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Originally posted on September 18th, 2012

Visual Development, Part 2

Last time I posted about the issue of visual development and how the human visual system and visual process are not fully developed at birth.  In fact, the visual process is meant to develop throughout our lives as the visual demands we are faced with change in nature and degree.  Humans probably stood a better chance of developing the visual process to a degree that fully met their needs before the advent of the printed page.  We are not biologically designed for prolonged periods of time staring at books, computers and other flat things day after day.  Clearly we must do these things to be successful members of society, but these activities are very stressful on a visual system designed for hunting, gathering, craft-making and other movement-oriented activities, which made up the bulk of the human experience prior to the modern age.

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Originally posted on September 12th, 2012

VISUAL DEVELOPMENT

If you’re like most people and most doctors you’ve probably given little if any thought to visual development.  Why would you?  Visual development just doesn’t come up in many situations unless someone has an obvious problem.  Even when a child is having problems developmentally, academically, poor coordination, headaches, blurry eyesight, and many other symptoms or issues, the subject of visual development is unlikely to come up unless a behavioral optometrist is involved in the conversation.

Humans can see fairly clearly at birth.  We don’t necessarily know what most of it means right away, but we can see it clearly if it’s close by.  But the visual process is much more than seeing clearly.  It’s about deriving meaning and directing our actions as a result of interaction with light.  We all must develop these abilities throughout our lives, perhaps more so in our early years.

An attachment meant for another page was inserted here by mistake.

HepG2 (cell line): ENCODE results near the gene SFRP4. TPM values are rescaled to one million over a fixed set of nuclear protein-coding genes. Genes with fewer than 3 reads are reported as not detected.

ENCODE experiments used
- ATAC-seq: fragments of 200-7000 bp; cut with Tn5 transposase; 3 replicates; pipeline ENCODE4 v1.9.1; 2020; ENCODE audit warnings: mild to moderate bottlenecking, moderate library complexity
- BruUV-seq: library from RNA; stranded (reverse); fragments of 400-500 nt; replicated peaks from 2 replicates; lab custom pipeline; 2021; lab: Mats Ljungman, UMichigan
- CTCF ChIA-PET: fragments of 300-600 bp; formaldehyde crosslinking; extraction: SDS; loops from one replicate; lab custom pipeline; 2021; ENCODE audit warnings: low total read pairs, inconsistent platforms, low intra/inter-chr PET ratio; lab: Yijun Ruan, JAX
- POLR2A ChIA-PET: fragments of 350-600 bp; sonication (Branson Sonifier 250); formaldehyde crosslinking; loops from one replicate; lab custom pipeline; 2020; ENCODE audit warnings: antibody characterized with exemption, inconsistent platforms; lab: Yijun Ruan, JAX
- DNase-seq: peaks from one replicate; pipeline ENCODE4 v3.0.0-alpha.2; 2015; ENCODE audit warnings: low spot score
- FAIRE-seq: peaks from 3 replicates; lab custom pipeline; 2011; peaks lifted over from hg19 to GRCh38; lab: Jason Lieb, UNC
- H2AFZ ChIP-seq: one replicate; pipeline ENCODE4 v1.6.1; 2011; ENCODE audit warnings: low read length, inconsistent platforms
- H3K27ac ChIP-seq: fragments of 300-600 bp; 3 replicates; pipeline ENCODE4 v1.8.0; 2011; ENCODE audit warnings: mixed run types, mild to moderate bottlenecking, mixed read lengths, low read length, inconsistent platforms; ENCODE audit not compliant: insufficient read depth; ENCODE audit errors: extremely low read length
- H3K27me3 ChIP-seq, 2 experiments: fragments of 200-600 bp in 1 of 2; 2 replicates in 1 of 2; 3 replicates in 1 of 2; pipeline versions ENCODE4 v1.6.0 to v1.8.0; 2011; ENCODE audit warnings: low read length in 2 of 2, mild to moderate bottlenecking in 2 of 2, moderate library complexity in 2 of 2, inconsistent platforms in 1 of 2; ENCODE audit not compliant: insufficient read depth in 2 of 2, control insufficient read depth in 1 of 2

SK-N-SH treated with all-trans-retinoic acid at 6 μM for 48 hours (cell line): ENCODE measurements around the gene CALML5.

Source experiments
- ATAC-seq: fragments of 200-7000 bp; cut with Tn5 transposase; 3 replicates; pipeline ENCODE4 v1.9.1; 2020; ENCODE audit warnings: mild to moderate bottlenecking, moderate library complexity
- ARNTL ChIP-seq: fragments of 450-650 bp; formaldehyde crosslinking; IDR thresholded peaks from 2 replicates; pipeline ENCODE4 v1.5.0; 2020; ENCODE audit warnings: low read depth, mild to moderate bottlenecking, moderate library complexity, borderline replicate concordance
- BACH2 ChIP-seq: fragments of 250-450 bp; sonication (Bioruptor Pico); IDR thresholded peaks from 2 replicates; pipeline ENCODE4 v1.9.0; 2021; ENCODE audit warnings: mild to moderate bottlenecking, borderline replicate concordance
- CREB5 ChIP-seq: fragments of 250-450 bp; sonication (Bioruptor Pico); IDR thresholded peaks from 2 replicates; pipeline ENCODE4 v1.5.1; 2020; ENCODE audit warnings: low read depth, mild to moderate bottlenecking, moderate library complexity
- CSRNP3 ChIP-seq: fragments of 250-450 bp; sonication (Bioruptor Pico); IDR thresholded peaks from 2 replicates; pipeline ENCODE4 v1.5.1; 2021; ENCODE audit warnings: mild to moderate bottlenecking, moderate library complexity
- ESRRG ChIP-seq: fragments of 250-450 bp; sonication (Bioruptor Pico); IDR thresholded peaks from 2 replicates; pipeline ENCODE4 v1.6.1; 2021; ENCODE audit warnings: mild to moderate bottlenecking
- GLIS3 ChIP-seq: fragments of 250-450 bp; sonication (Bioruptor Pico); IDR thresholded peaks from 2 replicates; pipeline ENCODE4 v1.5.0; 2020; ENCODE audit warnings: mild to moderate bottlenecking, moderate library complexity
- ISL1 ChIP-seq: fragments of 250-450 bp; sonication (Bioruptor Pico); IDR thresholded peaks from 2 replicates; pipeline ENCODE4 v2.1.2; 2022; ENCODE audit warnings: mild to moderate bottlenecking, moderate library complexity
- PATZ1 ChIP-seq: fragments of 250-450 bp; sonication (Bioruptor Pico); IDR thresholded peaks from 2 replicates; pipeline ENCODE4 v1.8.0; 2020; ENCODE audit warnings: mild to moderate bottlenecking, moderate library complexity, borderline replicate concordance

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Originally posted on June 18th, 2012

In the previous post I discussed the fact that there is much more to the visual process than seeing clearly. Seeing clearly is a wonderful thing, but without the rest of the visual process to back it up – to process information, generate thoughts and guide our actions – clear eyesight would have little purpose or excitement. The visual process enables us to orient our bodies in relation to gravity and in relation to what is going on around us at any given moment. It is the early warning system that alerts us to potential involvement with anyone or anything occupying our immediate vicinity. The visual process (hopefully) provides us with precise information about what is around us, what it means to us and what we might need or want to do with it. The visual process provides us with options for those interactions as well as the templates for those actions, which it then guides to completion. There can be myriad repercussions encompassing all aspects of human behavior, development and comfort when the visual process is not functioning at the expected level. This is true for people of all ages, but perhaps most unfortunate when it happens to children.

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Originally posted on June 11th, 2012

How is vision related to autism?

Children on the autism spectrum are very likely to have delays in visual development.  This fact has not substantially penetrated mainstream public awareness.  Perhaps more unfortunate, it remains ignored by most healthcare professionals.  The development of the visual process goes hand in glove with overall development.  Behavioral optometrists understand that visual development is fundamental to overall development.

Visual development is not even on the radar of most eye care professionals.  Visual development is also poorly understood by the vast majority of medical doctors including pediatricians, pediatric ophthalmologists, child psychologists and psychiatrists.  Many of these doctors are relied upon by parents seeking care for their children on the autism spectrum and while all of them provide critical services to these families, they are missing an important piece of the puzzle by ignoring the visual process.

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